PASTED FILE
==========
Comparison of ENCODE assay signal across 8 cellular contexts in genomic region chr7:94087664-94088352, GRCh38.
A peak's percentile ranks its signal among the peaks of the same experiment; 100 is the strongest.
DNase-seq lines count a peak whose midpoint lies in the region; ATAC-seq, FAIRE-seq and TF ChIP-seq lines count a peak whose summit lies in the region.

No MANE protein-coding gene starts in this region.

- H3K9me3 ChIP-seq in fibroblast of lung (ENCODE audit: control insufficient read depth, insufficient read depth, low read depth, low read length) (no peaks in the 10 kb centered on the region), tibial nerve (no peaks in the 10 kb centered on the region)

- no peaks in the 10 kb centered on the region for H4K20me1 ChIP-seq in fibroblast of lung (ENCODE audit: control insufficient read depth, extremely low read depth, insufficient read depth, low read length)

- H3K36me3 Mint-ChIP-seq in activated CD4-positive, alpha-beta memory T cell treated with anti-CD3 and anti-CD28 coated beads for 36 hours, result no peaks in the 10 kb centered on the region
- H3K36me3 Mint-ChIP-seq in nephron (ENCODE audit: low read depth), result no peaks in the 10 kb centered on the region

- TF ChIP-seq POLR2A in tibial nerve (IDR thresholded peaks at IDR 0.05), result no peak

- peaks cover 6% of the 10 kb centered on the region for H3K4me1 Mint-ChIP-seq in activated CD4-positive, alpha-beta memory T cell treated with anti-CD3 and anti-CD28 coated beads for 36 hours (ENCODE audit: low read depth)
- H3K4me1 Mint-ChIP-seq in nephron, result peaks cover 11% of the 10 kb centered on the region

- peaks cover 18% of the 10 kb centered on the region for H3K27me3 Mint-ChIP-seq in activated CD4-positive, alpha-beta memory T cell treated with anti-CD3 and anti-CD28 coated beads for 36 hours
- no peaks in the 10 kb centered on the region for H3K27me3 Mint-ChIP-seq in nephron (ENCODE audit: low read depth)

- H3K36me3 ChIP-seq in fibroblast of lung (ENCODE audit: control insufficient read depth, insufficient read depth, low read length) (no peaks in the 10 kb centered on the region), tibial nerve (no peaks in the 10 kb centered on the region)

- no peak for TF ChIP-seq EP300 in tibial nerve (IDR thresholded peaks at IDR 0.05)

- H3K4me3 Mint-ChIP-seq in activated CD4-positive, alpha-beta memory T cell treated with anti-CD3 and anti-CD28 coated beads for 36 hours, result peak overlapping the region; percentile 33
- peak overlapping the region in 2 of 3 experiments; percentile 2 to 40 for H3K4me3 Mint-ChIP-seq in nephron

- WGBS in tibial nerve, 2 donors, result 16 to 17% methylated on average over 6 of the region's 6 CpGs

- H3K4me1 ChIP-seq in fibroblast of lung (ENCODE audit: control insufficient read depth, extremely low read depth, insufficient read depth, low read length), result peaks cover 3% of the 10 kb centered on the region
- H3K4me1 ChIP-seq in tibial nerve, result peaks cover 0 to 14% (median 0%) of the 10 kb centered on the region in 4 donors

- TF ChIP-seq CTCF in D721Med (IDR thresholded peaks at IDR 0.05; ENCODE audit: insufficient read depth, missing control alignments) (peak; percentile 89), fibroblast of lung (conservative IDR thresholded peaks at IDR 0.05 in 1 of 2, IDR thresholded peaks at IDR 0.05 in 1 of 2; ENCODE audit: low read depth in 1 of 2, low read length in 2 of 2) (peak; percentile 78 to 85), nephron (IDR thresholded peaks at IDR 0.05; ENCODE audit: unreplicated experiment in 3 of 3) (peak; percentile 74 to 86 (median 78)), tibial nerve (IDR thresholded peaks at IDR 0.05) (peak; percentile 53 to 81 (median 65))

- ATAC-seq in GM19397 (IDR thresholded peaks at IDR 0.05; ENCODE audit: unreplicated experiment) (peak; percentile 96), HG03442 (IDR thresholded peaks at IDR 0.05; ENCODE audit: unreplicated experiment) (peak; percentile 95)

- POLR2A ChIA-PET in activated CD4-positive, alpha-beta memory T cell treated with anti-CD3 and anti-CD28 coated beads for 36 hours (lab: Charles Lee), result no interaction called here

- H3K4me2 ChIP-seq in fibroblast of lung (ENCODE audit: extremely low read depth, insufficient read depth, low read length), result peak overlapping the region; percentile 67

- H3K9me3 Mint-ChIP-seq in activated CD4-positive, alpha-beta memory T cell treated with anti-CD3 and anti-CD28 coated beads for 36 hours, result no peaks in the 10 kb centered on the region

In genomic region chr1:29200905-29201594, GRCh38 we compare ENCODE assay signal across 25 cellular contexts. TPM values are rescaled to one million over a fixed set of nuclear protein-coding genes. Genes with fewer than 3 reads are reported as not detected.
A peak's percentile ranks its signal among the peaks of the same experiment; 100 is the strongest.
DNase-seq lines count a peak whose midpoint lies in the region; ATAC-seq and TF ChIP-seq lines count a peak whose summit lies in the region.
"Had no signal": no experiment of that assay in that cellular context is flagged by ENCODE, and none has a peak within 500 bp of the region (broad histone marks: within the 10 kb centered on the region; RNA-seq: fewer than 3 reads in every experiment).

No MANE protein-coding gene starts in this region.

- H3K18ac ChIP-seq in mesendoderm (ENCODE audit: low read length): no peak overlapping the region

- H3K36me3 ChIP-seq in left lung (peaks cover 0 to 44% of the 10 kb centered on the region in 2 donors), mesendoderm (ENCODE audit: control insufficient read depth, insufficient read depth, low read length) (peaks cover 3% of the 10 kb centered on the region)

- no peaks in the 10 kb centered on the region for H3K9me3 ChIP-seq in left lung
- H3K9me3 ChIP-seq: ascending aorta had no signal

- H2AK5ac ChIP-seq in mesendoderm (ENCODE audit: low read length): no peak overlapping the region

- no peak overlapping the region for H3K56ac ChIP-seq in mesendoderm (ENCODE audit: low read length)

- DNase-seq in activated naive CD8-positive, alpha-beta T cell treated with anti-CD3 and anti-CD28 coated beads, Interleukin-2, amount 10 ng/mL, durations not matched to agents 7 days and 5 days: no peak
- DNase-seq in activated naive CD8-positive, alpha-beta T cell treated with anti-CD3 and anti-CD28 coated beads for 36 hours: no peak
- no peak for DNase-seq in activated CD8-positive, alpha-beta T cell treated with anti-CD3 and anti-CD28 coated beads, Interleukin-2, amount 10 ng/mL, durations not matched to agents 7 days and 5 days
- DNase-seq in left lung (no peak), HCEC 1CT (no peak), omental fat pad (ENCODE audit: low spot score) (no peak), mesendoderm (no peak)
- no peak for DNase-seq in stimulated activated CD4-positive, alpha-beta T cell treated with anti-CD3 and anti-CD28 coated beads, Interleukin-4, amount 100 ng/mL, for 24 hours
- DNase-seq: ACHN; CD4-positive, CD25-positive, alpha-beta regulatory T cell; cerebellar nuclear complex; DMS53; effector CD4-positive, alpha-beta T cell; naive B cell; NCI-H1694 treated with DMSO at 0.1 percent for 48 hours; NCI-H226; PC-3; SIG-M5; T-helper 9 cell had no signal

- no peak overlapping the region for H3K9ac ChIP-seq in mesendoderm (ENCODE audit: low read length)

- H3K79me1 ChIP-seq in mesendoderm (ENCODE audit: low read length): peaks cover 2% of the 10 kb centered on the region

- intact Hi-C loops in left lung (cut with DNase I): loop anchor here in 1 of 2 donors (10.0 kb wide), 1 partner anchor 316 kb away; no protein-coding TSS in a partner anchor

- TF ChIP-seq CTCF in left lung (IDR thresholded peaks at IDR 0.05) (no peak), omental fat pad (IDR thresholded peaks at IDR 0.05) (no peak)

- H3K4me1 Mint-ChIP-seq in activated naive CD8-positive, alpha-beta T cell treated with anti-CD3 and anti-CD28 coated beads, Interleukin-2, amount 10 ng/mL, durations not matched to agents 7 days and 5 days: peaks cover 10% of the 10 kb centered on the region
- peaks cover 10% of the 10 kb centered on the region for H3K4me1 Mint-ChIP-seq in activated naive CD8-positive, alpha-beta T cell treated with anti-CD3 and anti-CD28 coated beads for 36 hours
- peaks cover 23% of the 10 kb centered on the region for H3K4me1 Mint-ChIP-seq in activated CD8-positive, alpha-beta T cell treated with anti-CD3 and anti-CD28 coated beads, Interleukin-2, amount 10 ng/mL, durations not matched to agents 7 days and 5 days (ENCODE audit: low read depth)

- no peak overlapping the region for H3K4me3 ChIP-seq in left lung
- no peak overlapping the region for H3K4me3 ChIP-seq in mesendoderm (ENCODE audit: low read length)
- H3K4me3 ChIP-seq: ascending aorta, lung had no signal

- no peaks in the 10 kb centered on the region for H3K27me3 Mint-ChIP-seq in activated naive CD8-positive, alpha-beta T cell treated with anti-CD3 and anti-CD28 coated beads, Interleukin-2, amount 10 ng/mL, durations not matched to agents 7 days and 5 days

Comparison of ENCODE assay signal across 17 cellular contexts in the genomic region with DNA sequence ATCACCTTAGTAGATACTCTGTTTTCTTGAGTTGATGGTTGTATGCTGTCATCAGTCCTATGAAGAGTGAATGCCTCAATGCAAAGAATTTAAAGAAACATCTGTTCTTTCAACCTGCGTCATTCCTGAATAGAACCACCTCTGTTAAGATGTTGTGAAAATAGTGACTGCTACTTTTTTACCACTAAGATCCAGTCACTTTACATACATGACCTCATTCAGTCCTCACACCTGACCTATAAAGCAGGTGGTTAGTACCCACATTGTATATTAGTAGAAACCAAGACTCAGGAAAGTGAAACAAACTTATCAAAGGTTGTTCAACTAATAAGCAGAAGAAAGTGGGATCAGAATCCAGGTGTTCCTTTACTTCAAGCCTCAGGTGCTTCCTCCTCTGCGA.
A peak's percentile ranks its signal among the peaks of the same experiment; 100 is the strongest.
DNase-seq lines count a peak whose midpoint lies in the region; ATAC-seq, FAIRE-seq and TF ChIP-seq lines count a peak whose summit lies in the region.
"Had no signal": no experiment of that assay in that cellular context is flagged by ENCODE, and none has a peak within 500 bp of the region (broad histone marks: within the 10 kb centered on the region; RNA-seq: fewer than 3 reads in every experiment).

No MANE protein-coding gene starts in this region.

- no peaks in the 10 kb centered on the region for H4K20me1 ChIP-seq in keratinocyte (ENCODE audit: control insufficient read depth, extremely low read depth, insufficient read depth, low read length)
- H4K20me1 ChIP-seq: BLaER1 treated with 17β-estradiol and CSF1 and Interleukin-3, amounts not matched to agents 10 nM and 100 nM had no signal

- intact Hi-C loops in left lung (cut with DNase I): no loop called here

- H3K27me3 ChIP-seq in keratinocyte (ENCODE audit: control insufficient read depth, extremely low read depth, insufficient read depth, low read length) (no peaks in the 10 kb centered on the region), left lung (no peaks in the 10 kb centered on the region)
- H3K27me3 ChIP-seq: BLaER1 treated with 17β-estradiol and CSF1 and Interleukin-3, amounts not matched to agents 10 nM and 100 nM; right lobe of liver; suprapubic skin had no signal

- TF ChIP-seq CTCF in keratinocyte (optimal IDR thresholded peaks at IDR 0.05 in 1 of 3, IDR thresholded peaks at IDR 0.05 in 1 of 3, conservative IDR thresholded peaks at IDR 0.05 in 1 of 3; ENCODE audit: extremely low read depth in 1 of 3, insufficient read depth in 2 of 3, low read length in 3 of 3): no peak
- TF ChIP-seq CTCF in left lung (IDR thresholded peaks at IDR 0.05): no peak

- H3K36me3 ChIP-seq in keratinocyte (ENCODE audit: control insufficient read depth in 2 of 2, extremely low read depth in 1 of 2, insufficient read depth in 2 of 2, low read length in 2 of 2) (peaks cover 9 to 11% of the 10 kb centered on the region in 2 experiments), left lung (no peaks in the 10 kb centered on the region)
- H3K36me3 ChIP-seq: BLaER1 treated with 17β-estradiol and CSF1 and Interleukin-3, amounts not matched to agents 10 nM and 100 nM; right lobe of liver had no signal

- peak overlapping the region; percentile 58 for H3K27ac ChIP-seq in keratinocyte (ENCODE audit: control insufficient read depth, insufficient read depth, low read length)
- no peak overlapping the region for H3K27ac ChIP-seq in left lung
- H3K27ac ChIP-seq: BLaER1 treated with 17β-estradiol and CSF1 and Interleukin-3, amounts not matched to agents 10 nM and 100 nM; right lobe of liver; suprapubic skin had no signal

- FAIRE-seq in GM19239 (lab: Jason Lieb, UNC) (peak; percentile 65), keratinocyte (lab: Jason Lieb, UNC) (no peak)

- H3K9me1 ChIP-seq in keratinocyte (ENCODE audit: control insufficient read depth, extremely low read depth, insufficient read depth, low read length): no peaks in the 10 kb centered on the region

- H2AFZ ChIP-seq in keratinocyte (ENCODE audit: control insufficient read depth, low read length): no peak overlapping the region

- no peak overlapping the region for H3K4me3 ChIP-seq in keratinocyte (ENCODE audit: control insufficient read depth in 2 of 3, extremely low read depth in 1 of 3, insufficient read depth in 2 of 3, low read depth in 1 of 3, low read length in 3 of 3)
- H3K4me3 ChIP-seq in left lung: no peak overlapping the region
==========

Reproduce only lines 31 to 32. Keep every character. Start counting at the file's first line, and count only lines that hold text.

- H3K18ac ChIP-seq in mesendoderm (ENCODE audit: low read length): no peak overlapping the region

- H3K36me3 ChIP-seq in left lung (peaks cover 0 to 44% of the 10 kb centered on the region in 2 donors), mesendoderm (ENCODE audit: control insufficient read depth, insufficient read depth, low read length) (peaks cover 3% of the 10 kb centered on the region)